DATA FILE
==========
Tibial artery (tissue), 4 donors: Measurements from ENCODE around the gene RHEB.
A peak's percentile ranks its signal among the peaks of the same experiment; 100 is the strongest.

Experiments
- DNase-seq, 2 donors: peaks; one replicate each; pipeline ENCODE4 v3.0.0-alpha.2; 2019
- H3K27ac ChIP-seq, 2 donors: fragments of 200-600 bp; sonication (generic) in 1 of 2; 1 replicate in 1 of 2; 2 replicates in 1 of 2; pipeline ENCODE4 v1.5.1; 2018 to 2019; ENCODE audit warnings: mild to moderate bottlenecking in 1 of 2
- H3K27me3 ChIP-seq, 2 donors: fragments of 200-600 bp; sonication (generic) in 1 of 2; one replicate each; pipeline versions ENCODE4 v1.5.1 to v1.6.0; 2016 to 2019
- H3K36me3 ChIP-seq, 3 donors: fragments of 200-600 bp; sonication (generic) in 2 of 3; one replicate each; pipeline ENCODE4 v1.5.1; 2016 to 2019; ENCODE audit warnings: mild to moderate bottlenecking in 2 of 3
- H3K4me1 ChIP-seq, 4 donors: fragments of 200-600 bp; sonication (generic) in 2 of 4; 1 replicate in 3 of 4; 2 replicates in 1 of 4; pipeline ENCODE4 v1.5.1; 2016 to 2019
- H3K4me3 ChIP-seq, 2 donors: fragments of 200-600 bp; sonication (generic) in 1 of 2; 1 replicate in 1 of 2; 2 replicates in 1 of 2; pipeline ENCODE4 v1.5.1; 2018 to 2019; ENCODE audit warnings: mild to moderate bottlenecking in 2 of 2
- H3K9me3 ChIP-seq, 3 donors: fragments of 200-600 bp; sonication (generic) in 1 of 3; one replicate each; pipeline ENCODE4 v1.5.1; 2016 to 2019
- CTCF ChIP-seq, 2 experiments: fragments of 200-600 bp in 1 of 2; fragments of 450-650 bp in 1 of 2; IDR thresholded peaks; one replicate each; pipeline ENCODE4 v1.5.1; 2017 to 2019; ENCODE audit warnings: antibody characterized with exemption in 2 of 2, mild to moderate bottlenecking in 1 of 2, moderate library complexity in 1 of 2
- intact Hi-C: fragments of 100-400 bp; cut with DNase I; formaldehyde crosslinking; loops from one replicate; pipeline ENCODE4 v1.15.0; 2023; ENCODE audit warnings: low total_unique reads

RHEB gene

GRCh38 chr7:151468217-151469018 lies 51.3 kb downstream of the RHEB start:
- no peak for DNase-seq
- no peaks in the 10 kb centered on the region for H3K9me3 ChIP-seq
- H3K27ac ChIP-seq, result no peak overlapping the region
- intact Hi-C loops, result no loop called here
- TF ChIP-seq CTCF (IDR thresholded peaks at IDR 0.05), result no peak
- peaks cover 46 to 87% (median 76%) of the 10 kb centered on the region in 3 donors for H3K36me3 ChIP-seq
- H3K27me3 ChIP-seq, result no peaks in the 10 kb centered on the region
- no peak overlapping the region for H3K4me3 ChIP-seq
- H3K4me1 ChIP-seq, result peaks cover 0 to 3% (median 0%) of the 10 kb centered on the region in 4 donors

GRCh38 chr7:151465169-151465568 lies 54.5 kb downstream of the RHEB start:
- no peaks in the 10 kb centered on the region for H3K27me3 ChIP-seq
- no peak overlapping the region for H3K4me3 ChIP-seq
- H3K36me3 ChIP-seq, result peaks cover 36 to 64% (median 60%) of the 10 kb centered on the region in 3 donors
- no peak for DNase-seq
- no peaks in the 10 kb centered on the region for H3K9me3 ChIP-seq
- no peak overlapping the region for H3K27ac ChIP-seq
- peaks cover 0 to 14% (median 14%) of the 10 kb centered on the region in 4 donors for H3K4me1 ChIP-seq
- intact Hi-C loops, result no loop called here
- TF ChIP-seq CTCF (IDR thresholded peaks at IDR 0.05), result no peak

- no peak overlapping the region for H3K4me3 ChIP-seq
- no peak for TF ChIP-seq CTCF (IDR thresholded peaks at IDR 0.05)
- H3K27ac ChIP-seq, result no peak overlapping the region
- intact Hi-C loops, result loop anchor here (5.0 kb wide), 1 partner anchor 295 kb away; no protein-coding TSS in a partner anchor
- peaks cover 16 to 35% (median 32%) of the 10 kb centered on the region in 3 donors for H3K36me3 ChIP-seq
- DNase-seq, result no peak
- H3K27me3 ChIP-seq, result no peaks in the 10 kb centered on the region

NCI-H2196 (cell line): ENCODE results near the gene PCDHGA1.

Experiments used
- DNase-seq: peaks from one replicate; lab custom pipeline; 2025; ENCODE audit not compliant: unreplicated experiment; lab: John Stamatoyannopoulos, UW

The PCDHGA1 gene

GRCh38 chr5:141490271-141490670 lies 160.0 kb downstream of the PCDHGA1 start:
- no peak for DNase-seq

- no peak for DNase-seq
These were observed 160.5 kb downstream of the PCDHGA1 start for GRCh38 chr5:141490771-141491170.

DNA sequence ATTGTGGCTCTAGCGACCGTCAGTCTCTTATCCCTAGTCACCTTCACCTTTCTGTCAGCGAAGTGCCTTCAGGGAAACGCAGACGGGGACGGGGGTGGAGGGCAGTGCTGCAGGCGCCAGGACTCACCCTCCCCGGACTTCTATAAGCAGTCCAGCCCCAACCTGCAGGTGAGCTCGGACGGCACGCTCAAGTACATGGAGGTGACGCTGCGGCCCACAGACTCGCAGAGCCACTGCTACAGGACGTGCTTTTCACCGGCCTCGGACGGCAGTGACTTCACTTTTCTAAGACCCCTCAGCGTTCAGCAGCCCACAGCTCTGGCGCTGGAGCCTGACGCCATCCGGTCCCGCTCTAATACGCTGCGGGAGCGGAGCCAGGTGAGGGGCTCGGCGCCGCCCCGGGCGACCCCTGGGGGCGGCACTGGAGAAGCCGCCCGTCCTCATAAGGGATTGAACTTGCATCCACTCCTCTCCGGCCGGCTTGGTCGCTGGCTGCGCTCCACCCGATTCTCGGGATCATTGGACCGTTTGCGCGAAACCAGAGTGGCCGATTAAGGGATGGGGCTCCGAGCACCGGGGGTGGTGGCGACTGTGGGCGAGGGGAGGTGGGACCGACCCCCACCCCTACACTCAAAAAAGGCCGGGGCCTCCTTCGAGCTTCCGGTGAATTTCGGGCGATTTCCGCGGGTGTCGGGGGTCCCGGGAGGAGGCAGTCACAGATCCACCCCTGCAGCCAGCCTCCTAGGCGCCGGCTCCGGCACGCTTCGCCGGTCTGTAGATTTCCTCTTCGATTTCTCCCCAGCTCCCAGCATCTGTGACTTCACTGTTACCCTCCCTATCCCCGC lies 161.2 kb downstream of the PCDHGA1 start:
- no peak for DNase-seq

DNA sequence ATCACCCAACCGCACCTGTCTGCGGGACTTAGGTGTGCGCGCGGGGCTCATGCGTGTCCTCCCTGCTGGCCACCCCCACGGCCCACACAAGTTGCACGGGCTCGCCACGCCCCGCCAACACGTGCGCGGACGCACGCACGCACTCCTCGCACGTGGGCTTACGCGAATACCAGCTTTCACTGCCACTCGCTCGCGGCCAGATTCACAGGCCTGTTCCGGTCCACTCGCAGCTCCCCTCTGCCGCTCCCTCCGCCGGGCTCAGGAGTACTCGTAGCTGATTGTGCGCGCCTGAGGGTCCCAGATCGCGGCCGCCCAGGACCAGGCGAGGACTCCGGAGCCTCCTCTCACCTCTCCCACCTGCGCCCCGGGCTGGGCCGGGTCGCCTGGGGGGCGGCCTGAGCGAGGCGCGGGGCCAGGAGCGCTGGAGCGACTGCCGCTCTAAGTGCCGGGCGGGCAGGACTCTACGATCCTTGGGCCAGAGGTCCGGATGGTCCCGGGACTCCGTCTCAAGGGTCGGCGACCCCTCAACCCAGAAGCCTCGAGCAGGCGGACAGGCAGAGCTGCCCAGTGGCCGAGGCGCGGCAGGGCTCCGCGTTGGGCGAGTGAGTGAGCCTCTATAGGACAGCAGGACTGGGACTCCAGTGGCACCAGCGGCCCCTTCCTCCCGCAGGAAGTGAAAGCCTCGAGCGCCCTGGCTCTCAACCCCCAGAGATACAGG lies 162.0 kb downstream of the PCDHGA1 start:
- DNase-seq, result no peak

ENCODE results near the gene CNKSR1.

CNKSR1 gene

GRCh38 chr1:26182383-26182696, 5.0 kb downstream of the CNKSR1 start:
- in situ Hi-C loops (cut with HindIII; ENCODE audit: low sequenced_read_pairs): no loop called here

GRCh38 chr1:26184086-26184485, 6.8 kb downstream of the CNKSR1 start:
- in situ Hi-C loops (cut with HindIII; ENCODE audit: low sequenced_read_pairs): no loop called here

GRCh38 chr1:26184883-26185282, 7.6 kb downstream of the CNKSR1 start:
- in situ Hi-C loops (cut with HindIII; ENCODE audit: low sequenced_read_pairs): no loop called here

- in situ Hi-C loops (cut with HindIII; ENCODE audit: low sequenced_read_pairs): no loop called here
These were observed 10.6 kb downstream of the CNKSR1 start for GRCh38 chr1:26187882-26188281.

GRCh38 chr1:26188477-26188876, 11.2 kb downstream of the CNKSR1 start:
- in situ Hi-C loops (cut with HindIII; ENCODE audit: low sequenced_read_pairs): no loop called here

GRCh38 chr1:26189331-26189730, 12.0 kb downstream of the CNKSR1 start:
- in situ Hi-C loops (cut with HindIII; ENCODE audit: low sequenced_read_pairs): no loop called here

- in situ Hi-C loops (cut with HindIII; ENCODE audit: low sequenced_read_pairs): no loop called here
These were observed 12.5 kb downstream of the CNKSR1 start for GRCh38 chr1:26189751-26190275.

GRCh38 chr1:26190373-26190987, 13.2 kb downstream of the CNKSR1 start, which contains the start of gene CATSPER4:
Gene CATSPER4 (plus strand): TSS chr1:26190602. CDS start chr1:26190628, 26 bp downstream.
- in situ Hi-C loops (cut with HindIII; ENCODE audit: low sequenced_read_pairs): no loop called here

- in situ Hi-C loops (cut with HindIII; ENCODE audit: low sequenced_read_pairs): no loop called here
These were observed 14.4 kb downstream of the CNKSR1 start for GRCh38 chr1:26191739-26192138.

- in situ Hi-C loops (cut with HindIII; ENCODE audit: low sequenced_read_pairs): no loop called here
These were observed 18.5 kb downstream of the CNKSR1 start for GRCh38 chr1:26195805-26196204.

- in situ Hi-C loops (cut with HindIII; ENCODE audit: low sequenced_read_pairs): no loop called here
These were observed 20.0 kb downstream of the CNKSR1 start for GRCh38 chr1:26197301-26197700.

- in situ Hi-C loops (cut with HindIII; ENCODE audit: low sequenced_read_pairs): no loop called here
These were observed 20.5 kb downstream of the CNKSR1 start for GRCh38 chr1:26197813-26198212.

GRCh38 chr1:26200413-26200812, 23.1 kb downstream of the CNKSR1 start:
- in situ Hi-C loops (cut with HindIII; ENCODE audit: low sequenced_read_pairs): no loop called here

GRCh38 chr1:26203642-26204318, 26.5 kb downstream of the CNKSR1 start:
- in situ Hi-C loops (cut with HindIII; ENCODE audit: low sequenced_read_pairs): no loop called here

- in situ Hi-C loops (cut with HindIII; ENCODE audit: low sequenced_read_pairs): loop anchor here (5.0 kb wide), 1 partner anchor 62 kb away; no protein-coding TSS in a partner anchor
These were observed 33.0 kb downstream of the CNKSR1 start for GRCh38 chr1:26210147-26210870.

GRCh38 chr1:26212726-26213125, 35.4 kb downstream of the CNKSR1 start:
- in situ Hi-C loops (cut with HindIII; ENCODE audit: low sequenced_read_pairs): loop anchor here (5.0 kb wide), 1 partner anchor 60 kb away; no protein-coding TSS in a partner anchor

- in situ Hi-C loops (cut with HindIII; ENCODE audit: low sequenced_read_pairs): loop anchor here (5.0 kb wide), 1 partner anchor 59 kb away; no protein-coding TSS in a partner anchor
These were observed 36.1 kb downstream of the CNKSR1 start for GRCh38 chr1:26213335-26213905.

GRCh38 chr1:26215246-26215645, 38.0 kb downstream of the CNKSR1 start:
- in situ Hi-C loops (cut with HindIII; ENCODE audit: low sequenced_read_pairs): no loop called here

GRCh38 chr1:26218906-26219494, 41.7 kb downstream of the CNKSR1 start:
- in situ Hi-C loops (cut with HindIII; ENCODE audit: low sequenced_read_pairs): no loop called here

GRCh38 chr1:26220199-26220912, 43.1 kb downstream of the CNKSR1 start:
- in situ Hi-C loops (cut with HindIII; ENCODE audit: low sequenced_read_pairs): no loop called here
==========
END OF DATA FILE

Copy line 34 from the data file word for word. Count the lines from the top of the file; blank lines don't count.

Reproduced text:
- no peak overlapping the region for H3K4me3 ChIP-seq